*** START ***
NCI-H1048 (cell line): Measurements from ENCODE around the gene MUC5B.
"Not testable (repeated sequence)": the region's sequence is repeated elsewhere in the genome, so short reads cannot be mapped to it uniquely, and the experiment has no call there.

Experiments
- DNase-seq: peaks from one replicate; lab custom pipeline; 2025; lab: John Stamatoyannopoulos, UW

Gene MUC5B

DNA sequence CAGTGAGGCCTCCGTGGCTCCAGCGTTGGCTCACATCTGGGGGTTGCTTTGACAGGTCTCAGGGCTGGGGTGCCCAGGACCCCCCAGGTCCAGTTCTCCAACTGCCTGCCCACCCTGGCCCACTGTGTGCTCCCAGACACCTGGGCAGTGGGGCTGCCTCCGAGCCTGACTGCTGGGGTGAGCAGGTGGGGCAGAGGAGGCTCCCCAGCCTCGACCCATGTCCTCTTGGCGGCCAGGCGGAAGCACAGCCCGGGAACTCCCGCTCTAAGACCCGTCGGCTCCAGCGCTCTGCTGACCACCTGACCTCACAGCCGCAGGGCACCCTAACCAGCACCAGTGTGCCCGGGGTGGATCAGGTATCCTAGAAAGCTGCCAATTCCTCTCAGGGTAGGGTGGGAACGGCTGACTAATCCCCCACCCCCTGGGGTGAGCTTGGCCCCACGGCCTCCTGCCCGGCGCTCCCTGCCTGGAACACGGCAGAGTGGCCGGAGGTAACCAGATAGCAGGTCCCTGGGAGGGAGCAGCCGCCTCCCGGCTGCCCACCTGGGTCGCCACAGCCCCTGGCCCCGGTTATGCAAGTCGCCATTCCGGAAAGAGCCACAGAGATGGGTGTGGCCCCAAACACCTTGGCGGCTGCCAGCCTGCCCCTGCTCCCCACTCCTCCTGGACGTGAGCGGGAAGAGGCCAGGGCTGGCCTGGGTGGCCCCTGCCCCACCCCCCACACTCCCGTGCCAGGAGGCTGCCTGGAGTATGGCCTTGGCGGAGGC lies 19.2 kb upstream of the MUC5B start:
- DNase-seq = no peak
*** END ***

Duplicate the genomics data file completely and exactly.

NCI-H1048 (cell line): Measurements from ENCODE around the gene MUC5B.
"Not testable (repeated sequence)": the region's sequence is repeated elsewhere in the genome, so short reads cannot be mapped to it uniquely, and the experiment has no call there.

Experiments
- DNase-seq: peaks from one replicate; lab custom pipeline; 2025; lab: John Stamatoyannopoulos, UW

Gene MUC5B

DNA sequence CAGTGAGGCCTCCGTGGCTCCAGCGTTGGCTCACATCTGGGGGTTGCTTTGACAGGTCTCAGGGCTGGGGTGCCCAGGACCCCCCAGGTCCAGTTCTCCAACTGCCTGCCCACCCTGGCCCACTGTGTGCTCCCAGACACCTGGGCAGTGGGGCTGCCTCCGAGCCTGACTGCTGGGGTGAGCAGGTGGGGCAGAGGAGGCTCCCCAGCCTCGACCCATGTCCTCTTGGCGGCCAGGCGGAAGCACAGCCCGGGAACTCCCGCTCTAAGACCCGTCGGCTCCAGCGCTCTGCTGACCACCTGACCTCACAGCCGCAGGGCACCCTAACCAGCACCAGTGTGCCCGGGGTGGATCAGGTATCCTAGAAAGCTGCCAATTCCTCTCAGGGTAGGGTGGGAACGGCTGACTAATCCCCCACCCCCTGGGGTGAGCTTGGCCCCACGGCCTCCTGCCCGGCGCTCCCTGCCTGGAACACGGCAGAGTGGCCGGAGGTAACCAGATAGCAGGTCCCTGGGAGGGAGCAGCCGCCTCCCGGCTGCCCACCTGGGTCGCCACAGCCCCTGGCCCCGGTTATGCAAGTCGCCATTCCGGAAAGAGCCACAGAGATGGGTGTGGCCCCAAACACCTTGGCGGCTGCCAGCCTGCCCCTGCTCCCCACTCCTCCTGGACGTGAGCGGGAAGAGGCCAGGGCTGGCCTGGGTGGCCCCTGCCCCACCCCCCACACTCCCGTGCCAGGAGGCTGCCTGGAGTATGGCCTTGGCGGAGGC lies 19.2 kb upstream of the MUC5B start:
- DNase-seq = no peak